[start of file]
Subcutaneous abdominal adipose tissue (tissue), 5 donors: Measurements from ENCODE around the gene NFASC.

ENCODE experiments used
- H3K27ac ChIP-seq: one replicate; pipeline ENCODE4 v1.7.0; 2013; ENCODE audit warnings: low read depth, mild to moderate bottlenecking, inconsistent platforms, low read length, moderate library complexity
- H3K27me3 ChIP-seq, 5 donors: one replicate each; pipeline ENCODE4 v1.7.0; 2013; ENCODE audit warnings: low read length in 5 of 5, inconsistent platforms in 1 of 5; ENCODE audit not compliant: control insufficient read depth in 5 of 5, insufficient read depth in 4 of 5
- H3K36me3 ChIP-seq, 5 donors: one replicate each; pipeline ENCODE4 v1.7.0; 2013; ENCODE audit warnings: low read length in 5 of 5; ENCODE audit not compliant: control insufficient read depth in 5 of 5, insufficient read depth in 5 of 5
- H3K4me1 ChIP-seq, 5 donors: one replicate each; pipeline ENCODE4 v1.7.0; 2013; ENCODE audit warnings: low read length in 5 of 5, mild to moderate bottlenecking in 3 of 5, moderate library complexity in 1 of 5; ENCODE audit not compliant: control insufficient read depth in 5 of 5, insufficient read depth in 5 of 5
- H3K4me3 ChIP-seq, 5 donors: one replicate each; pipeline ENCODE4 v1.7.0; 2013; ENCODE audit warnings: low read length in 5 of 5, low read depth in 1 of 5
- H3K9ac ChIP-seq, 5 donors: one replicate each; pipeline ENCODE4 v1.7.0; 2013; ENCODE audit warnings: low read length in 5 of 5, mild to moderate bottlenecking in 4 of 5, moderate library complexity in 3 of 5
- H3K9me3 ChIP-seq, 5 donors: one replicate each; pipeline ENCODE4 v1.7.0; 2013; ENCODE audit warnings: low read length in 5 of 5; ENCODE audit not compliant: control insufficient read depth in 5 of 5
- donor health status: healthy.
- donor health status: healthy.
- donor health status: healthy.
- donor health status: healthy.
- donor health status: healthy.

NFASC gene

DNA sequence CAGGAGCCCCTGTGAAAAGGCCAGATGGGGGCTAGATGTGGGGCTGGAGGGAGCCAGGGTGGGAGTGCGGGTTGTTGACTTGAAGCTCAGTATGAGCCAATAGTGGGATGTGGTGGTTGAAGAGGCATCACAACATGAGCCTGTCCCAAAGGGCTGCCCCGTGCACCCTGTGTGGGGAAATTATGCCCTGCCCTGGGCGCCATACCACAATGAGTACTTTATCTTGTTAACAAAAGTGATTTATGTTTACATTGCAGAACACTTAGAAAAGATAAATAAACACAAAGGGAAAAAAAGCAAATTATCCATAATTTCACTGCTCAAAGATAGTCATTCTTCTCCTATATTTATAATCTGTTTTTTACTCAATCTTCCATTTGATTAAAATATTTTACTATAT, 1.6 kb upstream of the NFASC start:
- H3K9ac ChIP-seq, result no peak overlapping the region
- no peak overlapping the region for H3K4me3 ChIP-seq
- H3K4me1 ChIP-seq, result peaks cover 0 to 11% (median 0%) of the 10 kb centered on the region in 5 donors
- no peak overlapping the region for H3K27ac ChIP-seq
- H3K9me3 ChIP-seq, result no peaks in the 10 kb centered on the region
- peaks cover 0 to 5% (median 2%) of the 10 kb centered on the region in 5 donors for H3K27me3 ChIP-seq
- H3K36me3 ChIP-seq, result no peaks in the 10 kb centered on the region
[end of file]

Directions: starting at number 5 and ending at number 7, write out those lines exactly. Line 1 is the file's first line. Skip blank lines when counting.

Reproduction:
- H3K36me3 ChIP-seq, 5 donors: one replicate each; pipeline ENCODE4 v1.7.0; 2013; ENCODE audit warnings: low read length in 5 of 5; ENCODE audit not compliant: control insufficient read depth in 5 of 5, insufficient read depth in 5 of 5
- H3K4me1 ChIP-seq, 5 donors: one replicate each; pipeline ENCODE4 v1.7.0; 2013; ENCODE audit warnings: low read length in 5 of 5, mild to moderate bottlenecking in 3 of 5, moderate library complexity in 1 of 5; ENCODE audit not compliant: control insufficient read depth in 5 of 5, insufficient read depth in 5 of 5
- H3K4me3 ChIP-seq, 5 donors: one replicate each; pipeline ENCODE4 v1.7.0; 2013; ENCODE audit warnings: low read length in 5 of 5, low read depth in 1 of 5